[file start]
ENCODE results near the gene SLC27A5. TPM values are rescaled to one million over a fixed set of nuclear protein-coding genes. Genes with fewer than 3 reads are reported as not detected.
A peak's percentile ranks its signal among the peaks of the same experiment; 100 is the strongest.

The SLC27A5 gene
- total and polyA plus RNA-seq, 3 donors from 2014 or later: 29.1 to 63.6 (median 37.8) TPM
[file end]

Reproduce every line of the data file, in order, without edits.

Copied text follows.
ENCODE results near the gene SLC27A5. TPM values are rescaled to one million over a fixed set of nuclear protein-coding genes. Genes with fewer than 3 reads are reported as not detected.
A peak's percentile ranks its signal among the peaks of the same experiment; 100 is the strongest.

The SLC27A5 gene
- total and polyA plus RNA-seq, 3 donors from 2014 or later: 29.1 to 63.6 (median 37.8) TPM